Last September, a bill of the Plant Varieties Law (PVL) was submitted by the Democratic Revolution Party (PRD), which is under review at the Mexican Congress in the Senate.

The main aim of this bill is pretending to include in the PVL the term "phytogenetic resource", which is defined as any genetic material that can be used directly or for the improvement of any plant variety and that requires specific protection to assure its conservation and sustainable exploitation.

Additionally, the bill proposes the limitations in the exploitation of phytogenetic resources when there are risks for the human or animal health or for the environment, as well as the establishment of quality control and regulations to verify the fulfillment of legal and statutory requirements for the exploitation of said phytogenetic resources and the creation of a Phytogenetic Resources Center for their conservation and sustainable utilization.

Notwithstanding the importance of the above mentioned, due to the biological diversity existing in Mexico, the matter regarding phytogenetic resources should be included in a law other than the PLV, i.e. a law created ex profeso for phytogenetic resources, since it is related to the exploitation of certain plants but not to the plant breeder's rights.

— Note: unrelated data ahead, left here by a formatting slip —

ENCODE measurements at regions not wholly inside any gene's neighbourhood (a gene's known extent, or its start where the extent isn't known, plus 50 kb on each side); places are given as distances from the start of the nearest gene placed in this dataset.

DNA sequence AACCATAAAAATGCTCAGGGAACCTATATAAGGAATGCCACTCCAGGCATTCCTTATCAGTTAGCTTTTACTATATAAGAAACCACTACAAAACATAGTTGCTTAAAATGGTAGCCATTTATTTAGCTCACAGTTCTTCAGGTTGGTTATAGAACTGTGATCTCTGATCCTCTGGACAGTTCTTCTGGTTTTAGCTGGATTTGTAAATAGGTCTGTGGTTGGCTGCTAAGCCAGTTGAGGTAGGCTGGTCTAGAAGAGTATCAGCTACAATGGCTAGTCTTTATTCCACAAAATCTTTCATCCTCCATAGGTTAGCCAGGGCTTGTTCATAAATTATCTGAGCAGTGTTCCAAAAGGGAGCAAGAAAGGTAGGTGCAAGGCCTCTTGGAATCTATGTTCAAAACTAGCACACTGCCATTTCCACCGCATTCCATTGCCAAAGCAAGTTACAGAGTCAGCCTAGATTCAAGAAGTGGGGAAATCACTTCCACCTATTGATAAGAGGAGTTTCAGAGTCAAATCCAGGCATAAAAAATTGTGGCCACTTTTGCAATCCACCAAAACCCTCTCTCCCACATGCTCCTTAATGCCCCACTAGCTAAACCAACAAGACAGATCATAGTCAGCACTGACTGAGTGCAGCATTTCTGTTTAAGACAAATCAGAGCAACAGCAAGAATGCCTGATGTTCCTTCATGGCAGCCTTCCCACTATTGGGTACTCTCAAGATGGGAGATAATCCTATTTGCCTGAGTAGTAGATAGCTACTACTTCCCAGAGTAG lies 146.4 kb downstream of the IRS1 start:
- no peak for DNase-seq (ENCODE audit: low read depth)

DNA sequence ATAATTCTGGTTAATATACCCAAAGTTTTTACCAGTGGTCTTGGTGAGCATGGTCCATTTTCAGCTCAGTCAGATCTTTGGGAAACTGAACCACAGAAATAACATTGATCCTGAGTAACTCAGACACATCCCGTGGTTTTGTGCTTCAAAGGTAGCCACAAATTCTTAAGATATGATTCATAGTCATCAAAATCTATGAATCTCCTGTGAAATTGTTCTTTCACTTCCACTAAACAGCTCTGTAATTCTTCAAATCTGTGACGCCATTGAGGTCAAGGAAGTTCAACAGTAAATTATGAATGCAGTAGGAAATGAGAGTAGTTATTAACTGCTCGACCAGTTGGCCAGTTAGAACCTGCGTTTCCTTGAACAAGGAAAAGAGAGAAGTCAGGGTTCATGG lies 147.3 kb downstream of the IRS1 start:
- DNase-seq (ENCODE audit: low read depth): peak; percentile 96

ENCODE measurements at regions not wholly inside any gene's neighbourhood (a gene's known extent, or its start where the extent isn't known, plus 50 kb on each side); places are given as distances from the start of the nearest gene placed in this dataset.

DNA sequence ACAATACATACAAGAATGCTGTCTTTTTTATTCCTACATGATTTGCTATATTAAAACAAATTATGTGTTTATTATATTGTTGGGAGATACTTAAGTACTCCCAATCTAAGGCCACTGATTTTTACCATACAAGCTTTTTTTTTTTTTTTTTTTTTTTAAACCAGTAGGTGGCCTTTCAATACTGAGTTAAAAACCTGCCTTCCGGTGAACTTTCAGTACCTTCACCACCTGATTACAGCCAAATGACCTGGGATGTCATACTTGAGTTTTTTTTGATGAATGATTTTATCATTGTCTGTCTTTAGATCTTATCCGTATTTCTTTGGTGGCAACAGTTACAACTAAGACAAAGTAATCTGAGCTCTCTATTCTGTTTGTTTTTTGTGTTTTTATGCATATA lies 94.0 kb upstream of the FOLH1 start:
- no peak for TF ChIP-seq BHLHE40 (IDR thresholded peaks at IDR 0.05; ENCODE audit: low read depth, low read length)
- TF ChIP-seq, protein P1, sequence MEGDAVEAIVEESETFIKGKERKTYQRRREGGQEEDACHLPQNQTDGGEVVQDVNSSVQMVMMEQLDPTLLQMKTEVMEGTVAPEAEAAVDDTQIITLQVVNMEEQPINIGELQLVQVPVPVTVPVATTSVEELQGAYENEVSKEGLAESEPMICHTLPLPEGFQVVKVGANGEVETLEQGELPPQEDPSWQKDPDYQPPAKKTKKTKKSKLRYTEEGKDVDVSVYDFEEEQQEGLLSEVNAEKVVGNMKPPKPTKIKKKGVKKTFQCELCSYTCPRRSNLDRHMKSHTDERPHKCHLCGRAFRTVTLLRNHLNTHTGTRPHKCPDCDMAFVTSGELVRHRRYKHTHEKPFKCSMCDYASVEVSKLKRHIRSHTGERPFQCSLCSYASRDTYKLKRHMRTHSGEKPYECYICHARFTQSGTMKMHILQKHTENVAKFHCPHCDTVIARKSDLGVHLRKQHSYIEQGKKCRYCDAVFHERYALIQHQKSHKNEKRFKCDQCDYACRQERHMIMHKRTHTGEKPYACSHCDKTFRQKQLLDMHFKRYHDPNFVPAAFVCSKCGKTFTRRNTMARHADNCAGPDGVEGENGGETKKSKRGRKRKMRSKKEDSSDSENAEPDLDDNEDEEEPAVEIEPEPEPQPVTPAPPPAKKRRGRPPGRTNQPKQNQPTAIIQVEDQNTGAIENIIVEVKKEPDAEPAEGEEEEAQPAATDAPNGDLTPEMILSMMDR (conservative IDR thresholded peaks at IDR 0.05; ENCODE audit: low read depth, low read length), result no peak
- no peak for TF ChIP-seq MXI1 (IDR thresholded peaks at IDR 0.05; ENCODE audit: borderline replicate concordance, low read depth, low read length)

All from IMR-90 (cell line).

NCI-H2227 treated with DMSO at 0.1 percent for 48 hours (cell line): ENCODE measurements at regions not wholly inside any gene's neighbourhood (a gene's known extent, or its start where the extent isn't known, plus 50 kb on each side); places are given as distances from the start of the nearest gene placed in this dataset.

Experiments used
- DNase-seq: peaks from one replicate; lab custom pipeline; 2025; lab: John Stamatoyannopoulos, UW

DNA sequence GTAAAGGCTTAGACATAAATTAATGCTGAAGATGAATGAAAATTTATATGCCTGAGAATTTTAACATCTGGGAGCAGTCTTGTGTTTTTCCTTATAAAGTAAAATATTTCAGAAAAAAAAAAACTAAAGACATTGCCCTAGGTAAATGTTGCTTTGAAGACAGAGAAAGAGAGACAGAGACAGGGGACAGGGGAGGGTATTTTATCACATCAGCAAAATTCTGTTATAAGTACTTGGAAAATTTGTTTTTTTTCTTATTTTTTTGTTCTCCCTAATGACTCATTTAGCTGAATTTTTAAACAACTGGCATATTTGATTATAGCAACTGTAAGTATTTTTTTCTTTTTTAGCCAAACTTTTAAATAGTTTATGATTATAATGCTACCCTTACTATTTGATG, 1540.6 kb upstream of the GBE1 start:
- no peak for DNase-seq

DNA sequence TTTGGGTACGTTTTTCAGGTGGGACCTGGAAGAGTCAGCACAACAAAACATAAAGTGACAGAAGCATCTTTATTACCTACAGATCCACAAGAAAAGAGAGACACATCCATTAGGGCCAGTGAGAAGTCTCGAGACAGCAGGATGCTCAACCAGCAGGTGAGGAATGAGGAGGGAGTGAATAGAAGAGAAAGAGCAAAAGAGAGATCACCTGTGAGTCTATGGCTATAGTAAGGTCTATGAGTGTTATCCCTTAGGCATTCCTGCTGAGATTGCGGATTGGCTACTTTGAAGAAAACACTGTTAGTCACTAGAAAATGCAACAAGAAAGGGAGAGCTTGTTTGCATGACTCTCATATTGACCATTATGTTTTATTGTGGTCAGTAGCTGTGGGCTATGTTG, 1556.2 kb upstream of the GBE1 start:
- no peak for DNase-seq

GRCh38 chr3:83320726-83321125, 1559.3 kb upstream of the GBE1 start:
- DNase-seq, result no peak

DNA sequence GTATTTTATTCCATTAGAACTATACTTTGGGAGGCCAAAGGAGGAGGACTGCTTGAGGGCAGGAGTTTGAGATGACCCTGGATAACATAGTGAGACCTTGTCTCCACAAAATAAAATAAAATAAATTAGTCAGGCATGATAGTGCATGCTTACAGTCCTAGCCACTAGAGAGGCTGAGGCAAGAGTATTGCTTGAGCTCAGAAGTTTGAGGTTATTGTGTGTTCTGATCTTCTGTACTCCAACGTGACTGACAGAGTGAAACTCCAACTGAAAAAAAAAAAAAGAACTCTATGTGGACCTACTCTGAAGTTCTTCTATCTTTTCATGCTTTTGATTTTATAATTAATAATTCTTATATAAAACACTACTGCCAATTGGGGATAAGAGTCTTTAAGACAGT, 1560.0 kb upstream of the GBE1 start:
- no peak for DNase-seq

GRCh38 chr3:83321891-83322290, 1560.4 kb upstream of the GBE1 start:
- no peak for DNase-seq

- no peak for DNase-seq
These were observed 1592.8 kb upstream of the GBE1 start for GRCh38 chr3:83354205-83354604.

According to this bill, genetic manipulation is included as a technique for the development of plant varieties. Nevertheless, it is not taking into account that a plant can be genetically modified and still not meet the requirements to be protected as a plant variety, i.e. novelty (except for the inserted gene), distinctness, uniformity and stability.

The proposal also includes a reduction in the period of protection, from 18 to 15 years for forest trees, fruit trees, vines and ornamental trees and their rootstocks, and from 15 to 10 years for the other species. This change in the breeder's rights is against Article 8 of the 1978 Act of the UPOV Convention and its inclusion would be in breach of said 1978 Act.

In this sense, another aim of the subject bill is to establish that phytogenetic resources are of public domain and nobody can claim rights over them, therefore limiting their access for feeding, agriculture or research. This matter clearly breaches Article 27, paragraph 3 b) of TRIPS, which establishes that plant varieties must be protected.

As it can be seen form the above, starting from the fact that phytogenetic resources need to be protected in Mexico, the bill of the PLV pretends to limit the rights of the breeders and to reduce the time of protection for plant varieties. Nevertheless, it will depend of the activities carried out by the interested party and of the economical and political conditions of the country if the bill under review is enacted.

The content of this article is intended to provide a general guide to the subject matter. Specialist advice should be sought about your specific circumstances.